V Récolte des graines de pois capucine (permaculture) BRUNET Isabelle|
Récolte des graines de pois capucine
V Christophe Gatineau dans son jardin vivant. La compagnie des sables
V La Revolution Des Sols Vivants COMPOSTELA
Un film de Perrine Bertrand & Yan Grill Pour une agriculture organique innovante
V 13h15 les Français Retour à la terre Permaculteurs musulmans
Après avoir été informaticien, ouvrier, juriste ou fonctionnaire, des hommes et des femmes ont tout plaqué pour partir à la campagne et devenir paysans, débranchés du système industriel. Changer de vie ! Qui n'en a pas rêvé un jour ? Eh bien, certains l'ont fait...
V Le jardin de la liberté Gatsby Oooo7
Comment: Princesse Marmotte 1 year ago (edited)
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Union Pacifiste de France Elle lutte pour une France sans armée, contre toute forme de guerre, contre la production et le commerce des armes et pour une société démilitarisée. [It fights for a France without an army, against all forms of war, against the production and trade of arms and for a demilitarized society.]
"La Marseillaise" (English: "The [Song of] Marseille") is the national anthem of France. It was written and composed by Claude Joseph Rouget de Lisle in 1792 and adopted in 1795 as the nation's first anthem. The melody is an adaptation of a theme written in 1781 by Giovan Battista Viotti. It became the rallying call of the French Revolution and received its name because it was first sung on the streets by volunteers (fédérés) from Marseille upon their entry into Paris on 30 July 1792 after a young volunteer from Montpellier called François Mireur had sung it at a patriotic gathering in Marseille and the troops adopted it as the marching song of the National Guard of Marseille. A newly graduated medical doctor, Mireur later became a general under Napoléon Bonaparte and died in Egypt at 28. Only the first verse (and sometimes the fifth and sixth) and the first chorus are sung today in France. Above is the long version of the anthem.
La Marseillaise The Marseillaise was a revolutionary song, an anthem to freedom, a patriotic call to mobilize all the citizens and an exhortation to fight against tyranny and foreign invasion. The French National Convention adopted it as the Republic's anthem in 1795. It acquired its nickname after being sung in Paris by volunteers from Marseille marching on the capital. The song is the first example of the "European march" anthemic style. The anthem's evocative melody and lyrics have led to its widespread use as a song of revolution and its incorporation into many pieces of classical and popular music.
The Marseillais volunteers departing, sculpted on the Arc de Triomphe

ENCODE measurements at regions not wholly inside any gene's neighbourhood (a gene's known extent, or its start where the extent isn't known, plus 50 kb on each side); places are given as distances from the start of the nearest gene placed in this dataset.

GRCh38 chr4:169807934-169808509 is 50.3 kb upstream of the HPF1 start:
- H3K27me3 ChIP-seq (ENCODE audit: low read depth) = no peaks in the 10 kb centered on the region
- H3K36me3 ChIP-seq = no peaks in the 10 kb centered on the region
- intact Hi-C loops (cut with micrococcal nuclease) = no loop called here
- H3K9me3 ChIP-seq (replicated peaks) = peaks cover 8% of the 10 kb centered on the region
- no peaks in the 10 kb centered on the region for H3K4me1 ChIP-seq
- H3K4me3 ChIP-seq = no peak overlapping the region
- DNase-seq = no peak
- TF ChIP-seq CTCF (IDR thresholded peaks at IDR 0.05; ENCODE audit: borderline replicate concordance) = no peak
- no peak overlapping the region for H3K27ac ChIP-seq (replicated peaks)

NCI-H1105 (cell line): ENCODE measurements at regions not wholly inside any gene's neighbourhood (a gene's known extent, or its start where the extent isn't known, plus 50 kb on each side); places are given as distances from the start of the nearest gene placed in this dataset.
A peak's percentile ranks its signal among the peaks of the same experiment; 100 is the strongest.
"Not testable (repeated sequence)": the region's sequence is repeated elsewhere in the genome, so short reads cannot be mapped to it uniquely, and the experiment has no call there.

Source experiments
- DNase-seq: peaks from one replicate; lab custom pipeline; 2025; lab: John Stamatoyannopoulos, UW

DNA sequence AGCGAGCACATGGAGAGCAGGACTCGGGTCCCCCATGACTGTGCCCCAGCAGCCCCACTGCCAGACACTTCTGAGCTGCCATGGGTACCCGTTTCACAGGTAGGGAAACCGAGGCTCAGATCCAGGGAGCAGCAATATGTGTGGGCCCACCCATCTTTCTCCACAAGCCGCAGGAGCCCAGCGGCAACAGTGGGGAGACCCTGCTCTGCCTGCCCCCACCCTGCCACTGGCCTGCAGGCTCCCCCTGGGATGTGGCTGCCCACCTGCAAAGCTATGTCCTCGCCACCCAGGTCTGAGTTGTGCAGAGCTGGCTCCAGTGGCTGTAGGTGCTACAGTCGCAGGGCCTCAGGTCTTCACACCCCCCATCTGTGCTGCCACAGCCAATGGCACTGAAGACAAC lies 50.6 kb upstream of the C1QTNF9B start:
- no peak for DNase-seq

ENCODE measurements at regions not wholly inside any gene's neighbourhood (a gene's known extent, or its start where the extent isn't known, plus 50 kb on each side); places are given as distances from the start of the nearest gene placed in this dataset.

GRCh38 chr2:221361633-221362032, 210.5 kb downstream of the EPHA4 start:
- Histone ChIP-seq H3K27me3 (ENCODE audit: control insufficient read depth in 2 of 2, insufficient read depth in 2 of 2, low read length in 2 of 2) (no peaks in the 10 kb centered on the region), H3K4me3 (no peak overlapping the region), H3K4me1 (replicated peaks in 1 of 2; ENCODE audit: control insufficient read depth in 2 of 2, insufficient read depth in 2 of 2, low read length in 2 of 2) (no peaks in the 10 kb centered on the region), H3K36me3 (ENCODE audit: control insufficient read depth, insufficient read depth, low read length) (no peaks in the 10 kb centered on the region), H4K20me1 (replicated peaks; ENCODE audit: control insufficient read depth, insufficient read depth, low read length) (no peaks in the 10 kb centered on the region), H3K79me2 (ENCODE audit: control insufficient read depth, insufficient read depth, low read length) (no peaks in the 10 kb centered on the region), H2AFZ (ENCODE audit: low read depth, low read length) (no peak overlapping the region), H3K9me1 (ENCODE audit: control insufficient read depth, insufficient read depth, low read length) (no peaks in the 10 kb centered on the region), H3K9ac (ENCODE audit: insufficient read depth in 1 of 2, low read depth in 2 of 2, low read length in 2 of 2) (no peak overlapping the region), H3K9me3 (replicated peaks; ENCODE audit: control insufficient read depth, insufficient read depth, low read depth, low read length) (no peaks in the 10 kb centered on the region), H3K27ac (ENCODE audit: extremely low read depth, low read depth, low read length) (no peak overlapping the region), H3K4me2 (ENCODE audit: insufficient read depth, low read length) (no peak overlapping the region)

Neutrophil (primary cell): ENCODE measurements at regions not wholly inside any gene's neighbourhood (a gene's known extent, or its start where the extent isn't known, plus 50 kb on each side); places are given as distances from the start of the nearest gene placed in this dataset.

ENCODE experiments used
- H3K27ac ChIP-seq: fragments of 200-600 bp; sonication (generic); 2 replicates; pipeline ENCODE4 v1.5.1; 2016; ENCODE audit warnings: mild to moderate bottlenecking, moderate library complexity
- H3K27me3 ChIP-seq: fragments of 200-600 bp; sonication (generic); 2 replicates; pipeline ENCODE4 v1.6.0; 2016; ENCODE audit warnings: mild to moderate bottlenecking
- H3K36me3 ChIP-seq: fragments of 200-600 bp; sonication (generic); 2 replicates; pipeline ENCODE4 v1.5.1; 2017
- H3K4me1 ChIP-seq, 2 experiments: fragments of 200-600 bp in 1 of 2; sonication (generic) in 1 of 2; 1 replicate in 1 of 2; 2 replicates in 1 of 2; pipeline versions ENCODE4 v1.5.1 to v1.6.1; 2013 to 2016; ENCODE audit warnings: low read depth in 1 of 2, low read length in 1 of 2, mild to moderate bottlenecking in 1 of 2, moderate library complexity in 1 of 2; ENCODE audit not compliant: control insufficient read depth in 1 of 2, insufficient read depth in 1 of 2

Algeria Interface news from Algeria in French and English
ARTFL (American and French Research on the Treasury of the French Language. A textual database of 2000 texts from the 15th-20th centuries in literature, philosophy, arts and sciences; University of Chicago/CNRS)
BBC French Course for beginners, also video clips, phrase book, games and quizzes
Bibliothèque Nationale (Paris)
CANADA page of links
Cajun Music, look under "cajun"
Chartres: Cathedral of Notre Dame
Chateau de Versailles in French and English; photographic essays about the buildings and grounds with 360 degree panoramas of the Hall of Mirrors and the King's Bedchamber
Crossword Puzzle Solver words starting with, ending with, containing, that match; search in English, Dutch, French, Italian, German, Spanish
Dictionary, French Language
Early Canadiana Online "Canada's published heritage" - full text of over 2600 books and pamphlets originally published between the 16th and early 20th century; many of the books are in French
Ecological Monitoring and Assessment Network Canadian frog watch, worm watch, ice watch, many other interesting topics; available in English and French
France in America
*Free Language Courses, FSI many languages taught by the Foreign Language Institute
French in Action A video instructional series in French for college and high school classrooms and adult learners; 52 half-hour video programs
French Language Research (ARTFL) (many full-text databases)
French Ministry of Culture (Paris, France)
French Texts (From Labyrinth, Georgetown University)
Harry Ransom Humanities Research Center (The University of Texas at Austin)
glossaries and wordlists"
Jean Claude Izzo official site built by his son; noir author and poet
Jules Verne Collection, Zvi Har'El's contains 18 novels, 8 short stories, 2 essays, and 5 interviews, which are all accessible in French, English, and Spanish
Language Learning Library covers basics of Spanish, French, Italian, Portuguese, German, Chinese, Japanese, and Russian
Liberty, Equality, Fraternity: Exploring the French Revolution essays, images, documents, songs, map, timeline, and a glossary